Myers says when she started at Netflix she was the fourth Black VP out of 102 VPs. “Why do I know that? Because I interviewed every VP,” she says. That was in 2018. Now, “I think we have 15 Black VPs. And if we talk about women of color, within those 15, there are many. In fact, it could be the majority.”

This is the first time in her career that she’s experienced such a wealth of representation. “I’ve never been in a room with that many Black people who are in charge of things. I’ve never been in a room with that many women who are in charge of things.”

In addition to offering a sense of comfort, “it releases you to say whatever you want to because no one is going to say, ‘That’s what the Black people say’ or, ‘That’s what the women think.’ You get to differentiate yourself, which means you’re more likely to bring your unique perspective.”

And while Myers cautions that Netflix isn’t like that in every role and on every level (“We still have a lot of work to do.”), this individuality unleashes creativity and helps to uproot any preconceived notions held by the majority. “Once people start to see that intelligence is coming in all of these different formats, their expectation is that. They’re not surprised by it.”

There’s a certain psychological safety once representation breaks down these expectations, too. Underrepresented employees don’t necessarily have to seek out allies before voicing a concern or challenging an opinion because there isn’t a rigid hierarchy or one dominant group. “Having said that, if you’re a Black woman, you’re still going to think twice about jumping in on feedback,” Myers says. “It’s not like it takes everything away, but you’re not being countercultural when you do it, while at other companies you would be.”

3. Netflix has the right language, and they’ve had it for longer than most.  

For much of the workforce, the murders of Black Americans and the subsequent Black Lives Matter protests in 2020 were a racial awakening—organizations hadn’t addressed such racism or violence before. Inevitably, when they realized a person can’t simply press pause on their identity when they log into work every day, the rush to understand the impacts of discrimination, bias, and the like was great. By comparison, Netflix was already lightyears ahead.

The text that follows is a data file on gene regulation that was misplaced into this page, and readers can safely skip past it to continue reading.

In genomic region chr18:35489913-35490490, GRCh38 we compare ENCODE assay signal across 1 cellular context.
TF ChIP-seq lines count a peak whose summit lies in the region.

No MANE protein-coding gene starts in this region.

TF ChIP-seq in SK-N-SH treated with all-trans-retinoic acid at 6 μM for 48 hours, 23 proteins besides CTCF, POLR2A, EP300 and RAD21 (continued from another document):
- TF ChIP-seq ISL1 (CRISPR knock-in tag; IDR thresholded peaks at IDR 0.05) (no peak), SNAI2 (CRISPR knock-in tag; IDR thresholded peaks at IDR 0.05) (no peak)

Up until that point, Myers’ time at the company, alongside the inclusion team, had been spent educating leaders and employees on the ins and outs of racism. So by 2020, “We already had the vocabulary,” Myers says. “It didn’t mean we had the deep insight that we do now, but we had language for it.”

Bao-Viet Nguyen, the communications director at Netflix, chimes in: “I think a lot of people heard the word ‘ally’ or ‘allyship’ in June of 2020, but it was already in place at Netflix. We did all of the foundation and education building leading up to it. And then when George Floyd was killed, it really clicked in a really profound way, while at other companies, they were starting from scratch. To have some resources to draw upon, some concepts to be familiar with, really helped during that process. People were just jumping in deeper to the conversation. It wasn’t like the conversation was new.”

There’s a power in naming things; having a definition, a title, helps to make a concept concrete. In Myers’ consulting days, when her DEI journey was greener, she says putting a name on different aspects of culture helped her to point out inequities. “I started to understand what community means—what an environment looks like, a holistic environment that supports your best self,” Myers says. “And how so much of culture goes unnamed. You deal with people who are like, ‘What culture? What are you talking about?’ because if you’re part of the culture and it works for you, it’s pretty seamless. It’s invisible.”